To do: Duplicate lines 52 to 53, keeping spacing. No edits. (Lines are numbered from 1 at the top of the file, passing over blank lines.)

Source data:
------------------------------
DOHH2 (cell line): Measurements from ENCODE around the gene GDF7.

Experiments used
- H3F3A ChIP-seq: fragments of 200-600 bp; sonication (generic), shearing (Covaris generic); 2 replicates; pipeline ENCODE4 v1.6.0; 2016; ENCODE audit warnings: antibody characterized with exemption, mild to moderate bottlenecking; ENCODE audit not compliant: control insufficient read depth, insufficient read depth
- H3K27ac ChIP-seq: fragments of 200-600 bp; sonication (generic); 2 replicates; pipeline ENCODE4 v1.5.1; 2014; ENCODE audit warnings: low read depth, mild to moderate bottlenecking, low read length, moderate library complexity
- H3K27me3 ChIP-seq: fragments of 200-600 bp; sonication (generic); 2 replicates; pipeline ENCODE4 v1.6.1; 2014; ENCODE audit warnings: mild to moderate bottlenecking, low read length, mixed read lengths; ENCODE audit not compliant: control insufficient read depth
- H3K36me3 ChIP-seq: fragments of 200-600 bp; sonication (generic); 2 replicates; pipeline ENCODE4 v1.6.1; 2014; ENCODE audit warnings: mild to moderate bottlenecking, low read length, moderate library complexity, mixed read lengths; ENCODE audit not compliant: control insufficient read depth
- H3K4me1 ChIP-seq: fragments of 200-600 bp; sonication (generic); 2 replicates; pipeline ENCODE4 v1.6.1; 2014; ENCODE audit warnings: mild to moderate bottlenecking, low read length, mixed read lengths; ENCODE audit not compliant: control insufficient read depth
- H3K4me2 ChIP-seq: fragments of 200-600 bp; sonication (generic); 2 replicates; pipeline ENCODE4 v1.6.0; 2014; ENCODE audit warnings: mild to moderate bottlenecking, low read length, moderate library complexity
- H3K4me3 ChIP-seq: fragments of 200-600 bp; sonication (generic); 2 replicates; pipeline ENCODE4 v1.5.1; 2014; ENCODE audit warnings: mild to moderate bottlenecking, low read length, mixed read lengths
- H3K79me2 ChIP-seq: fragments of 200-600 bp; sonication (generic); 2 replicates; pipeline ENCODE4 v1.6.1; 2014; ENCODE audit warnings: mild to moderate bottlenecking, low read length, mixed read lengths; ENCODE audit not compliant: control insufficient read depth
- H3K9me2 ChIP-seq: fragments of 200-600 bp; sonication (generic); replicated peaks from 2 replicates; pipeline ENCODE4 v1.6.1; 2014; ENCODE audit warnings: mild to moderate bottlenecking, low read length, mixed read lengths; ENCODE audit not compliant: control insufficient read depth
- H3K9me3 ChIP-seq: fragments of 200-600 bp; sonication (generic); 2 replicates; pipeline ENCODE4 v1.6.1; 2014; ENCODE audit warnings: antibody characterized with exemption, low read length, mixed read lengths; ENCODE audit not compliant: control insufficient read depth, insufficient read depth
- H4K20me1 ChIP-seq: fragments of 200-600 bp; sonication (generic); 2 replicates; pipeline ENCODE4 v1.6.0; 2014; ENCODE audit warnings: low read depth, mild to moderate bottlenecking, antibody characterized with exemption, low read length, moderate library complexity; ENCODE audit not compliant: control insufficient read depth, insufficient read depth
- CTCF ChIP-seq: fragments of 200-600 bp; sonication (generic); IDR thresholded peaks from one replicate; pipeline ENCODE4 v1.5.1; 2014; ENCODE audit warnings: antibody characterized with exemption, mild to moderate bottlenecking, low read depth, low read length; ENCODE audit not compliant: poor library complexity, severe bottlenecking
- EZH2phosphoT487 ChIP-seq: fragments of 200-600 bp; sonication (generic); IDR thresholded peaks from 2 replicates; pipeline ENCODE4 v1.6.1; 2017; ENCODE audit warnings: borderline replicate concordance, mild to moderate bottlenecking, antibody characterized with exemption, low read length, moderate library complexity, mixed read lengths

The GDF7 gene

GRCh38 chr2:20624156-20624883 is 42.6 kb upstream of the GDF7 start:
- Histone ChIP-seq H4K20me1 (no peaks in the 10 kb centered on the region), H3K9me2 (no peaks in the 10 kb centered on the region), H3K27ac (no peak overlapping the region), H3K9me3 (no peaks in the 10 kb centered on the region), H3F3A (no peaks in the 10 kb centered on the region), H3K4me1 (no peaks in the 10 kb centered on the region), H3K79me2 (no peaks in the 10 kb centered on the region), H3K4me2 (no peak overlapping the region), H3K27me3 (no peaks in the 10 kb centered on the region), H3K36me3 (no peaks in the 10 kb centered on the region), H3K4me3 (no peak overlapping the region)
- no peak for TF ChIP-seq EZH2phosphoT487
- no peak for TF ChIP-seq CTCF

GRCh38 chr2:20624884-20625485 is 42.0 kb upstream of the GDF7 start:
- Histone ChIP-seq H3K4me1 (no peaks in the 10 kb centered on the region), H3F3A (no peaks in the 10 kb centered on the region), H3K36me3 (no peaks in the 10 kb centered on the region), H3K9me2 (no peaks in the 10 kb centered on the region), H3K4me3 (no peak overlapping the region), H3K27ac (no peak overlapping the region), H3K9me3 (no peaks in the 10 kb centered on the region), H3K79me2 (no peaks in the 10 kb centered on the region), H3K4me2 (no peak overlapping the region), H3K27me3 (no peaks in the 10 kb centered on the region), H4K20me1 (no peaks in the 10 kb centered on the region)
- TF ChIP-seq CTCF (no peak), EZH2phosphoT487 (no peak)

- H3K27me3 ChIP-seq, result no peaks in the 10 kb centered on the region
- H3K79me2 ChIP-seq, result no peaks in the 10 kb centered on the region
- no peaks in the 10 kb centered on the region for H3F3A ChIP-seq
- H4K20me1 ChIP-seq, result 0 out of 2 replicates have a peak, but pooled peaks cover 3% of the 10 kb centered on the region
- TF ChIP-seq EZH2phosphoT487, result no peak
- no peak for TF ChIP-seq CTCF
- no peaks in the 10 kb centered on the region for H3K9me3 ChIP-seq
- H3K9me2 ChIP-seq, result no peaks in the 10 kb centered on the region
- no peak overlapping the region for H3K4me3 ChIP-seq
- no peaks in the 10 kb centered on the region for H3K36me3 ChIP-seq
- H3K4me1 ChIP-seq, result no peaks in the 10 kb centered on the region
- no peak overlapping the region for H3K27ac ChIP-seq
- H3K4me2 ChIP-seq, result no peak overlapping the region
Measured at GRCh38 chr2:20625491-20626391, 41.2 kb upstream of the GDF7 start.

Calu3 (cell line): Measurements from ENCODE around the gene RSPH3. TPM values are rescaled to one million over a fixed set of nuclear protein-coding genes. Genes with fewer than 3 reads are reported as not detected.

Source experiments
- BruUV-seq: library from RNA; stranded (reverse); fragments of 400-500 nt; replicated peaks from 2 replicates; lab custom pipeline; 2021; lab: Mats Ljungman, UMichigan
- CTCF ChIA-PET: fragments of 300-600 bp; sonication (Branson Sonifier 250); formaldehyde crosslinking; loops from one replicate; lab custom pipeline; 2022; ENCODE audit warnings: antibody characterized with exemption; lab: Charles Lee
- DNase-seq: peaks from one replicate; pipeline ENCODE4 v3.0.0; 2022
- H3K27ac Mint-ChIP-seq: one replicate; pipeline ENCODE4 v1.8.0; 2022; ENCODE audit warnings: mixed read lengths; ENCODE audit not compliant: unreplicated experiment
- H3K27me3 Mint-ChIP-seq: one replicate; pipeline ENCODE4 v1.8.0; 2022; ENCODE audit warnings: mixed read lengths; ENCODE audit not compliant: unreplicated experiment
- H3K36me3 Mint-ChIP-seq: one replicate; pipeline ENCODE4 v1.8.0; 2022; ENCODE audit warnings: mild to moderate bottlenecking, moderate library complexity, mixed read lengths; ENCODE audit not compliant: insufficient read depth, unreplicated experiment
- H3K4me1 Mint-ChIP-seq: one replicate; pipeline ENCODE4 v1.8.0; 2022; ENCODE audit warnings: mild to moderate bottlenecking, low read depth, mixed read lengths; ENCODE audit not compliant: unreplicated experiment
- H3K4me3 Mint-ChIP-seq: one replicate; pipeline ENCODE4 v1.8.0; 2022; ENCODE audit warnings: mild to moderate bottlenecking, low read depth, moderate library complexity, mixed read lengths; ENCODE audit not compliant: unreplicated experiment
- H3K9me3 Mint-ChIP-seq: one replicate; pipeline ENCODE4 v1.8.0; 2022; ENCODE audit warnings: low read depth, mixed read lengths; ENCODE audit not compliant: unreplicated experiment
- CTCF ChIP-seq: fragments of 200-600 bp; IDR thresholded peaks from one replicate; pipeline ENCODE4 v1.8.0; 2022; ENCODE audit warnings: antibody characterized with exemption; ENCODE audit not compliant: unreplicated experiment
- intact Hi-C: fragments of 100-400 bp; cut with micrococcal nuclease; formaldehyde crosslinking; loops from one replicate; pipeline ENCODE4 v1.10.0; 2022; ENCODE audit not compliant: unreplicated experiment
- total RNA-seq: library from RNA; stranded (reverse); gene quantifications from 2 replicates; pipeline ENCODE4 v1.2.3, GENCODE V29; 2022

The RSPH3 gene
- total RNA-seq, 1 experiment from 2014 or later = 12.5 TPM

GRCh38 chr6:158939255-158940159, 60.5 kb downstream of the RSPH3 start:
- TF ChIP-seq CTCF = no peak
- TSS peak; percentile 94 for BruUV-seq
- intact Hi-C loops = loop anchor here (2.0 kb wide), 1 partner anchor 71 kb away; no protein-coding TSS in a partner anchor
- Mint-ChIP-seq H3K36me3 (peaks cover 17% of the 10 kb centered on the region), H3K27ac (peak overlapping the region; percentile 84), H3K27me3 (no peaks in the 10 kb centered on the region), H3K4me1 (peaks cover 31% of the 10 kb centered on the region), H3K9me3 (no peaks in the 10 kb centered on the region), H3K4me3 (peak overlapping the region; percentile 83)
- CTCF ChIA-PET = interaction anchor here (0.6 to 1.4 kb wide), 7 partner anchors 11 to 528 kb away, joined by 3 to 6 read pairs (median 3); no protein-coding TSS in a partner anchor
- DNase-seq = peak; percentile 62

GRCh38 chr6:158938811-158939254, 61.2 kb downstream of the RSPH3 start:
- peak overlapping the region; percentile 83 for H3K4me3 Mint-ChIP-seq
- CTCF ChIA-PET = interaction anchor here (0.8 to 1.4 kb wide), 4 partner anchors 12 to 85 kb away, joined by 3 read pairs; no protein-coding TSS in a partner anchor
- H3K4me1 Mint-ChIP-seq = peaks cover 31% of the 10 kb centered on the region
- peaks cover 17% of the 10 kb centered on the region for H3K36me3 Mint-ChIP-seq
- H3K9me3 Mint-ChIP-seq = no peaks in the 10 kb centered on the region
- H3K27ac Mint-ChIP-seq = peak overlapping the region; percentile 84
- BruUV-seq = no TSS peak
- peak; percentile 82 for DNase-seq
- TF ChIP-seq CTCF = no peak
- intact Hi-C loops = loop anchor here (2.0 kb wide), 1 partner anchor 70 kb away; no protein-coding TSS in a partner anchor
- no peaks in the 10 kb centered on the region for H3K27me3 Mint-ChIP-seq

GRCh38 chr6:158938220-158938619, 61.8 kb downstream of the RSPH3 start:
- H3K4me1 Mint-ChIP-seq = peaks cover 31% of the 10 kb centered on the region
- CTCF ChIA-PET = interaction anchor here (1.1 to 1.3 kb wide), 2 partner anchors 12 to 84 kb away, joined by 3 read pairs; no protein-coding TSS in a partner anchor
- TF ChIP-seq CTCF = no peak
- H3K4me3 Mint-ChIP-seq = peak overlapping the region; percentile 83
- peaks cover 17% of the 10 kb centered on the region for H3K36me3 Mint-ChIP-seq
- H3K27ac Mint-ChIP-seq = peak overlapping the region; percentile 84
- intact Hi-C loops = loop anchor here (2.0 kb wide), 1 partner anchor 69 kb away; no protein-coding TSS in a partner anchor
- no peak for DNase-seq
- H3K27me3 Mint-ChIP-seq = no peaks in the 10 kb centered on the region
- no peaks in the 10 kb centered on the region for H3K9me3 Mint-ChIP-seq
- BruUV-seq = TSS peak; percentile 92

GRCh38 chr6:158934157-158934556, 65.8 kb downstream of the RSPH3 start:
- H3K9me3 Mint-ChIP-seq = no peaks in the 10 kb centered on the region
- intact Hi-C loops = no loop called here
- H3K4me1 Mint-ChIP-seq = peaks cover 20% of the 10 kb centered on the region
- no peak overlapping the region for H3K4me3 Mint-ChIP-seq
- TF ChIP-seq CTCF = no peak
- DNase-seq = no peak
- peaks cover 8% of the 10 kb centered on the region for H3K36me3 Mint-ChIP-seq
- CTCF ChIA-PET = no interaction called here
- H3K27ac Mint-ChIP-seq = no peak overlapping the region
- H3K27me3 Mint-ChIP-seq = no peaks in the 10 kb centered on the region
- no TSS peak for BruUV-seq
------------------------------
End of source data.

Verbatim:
The RSPH3 gene
- total RNA-seq, 1 experiment from 2014 or later = 12.5 TPM